White Supremacy in Melanated Bottles

White supremacy is contained and upheld by people of all skin tones. With recognising that we must seek to rebuild the system as fairer, our house of cards needs to be rebuilt. Simply switching white faces for melanated ones without really questioning why we reject the ‘other’ does not make the world fairer; it merely shuffles the deck.

In schools, the question to ask ‘why does success always align itself with whiteness. Why is that PoC, on the whole, are disadvantaged? Why are pupils of colour always more likely to under-assessed by their teacher? Receive harsher punitive sanctions? etc.

Yet when we look at the students who are perceived as successful, they are almost always aligned to whiteness; only white males are afforded the mantle of success without reservations of achievement the wrong way (east Asians working too hard, etc.) (Archer 2004).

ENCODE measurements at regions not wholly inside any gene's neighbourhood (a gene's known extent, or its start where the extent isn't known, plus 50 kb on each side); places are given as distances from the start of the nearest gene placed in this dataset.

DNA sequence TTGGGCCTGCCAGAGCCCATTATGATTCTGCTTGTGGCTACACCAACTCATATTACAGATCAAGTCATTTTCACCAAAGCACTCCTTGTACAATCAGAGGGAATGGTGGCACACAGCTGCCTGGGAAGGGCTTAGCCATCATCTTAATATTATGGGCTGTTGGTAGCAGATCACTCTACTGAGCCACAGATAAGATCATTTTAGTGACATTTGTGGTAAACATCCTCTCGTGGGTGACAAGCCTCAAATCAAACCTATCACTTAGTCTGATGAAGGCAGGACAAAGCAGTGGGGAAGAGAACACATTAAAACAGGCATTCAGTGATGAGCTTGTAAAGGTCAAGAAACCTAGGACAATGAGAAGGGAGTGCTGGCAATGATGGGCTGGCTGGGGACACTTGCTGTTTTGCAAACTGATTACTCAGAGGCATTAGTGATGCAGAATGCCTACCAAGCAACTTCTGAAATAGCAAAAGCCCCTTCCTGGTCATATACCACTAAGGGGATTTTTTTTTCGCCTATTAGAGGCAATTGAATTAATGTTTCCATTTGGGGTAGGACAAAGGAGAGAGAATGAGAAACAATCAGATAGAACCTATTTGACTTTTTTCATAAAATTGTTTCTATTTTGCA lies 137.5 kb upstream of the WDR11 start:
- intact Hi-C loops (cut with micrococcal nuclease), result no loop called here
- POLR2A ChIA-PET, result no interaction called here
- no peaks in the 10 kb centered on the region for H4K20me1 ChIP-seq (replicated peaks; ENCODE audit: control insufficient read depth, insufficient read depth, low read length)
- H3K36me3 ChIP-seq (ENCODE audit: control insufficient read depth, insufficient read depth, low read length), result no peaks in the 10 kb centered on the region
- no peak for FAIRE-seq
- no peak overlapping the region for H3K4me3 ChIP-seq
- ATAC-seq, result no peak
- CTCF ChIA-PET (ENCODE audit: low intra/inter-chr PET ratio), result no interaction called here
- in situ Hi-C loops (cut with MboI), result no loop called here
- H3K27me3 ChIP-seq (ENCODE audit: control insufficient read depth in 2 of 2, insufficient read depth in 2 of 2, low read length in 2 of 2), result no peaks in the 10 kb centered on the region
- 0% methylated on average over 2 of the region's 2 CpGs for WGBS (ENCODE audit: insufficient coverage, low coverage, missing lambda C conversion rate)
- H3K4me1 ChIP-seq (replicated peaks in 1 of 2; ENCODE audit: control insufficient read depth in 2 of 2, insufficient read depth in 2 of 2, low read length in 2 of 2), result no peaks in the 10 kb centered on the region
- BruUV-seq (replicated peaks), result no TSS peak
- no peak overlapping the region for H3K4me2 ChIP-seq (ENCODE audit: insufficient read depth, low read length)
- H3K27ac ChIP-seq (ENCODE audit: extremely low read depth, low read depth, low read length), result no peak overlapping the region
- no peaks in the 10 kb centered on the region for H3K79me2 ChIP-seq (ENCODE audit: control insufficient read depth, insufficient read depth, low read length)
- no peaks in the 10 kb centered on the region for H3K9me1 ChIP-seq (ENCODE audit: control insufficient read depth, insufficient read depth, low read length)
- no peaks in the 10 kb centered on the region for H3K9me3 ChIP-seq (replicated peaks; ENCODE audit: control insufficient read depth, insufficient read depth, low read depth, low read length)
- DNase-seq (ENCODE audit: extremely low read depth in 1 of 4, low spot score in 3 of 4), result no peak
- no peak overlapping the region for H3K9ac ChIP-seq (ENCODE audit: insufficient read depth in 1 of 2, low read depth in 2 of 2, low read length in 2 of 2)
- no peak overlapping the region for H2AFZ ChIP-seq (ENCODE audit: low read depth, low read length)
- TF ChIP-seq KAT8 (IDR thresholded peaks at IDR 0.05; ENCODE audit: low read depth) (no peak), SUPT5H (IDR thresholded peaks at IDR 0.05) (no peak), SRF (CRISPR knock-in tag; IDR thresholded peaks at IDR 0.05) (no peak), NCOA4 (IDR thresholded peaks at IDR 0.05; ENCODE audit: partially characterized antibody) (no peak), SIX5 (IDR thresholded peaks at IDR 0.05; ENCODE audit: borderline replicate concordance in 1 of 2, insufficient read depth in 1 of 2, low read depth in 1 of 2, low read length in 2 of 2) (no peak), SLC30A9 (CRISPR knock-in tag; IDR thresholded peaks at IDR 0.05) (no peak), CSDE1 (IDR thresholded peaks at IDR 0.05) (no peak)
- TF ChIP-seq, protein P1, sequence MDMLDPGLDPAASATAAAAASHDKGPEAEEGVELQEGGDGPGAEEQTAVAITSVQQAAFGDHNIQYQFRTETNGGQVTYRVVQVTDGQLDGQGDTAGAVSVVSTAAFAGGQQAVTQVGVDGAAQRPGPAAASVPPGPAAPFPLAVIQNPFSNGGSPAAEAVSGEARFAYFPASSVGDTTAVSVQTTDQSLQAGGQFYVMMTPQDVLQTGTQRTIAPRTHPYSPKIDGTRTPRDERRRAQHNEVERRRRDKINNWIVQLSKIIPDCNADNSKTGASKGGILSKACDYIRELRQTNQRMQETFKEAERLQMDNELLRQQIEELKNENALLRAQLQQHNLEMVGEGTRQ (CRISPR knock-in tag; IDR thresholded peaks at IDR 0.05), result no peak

Only some PoC are afforded some of the privileges of the system. Ask yourself – what do those folx have? What makes them better? If we remove the privilege and whiteness metrics, we quickly realise that racism is not about melanin but solely on this image.

Representation matters. This is a step in the right direction, a step.

Yes, the secret garden and to kill a mockingbird may include people of colour, but where are the vast number of people of colour in the hierachy. Both narratives are guilty of the same tropes of people of colour being subservient, having the need of white folx.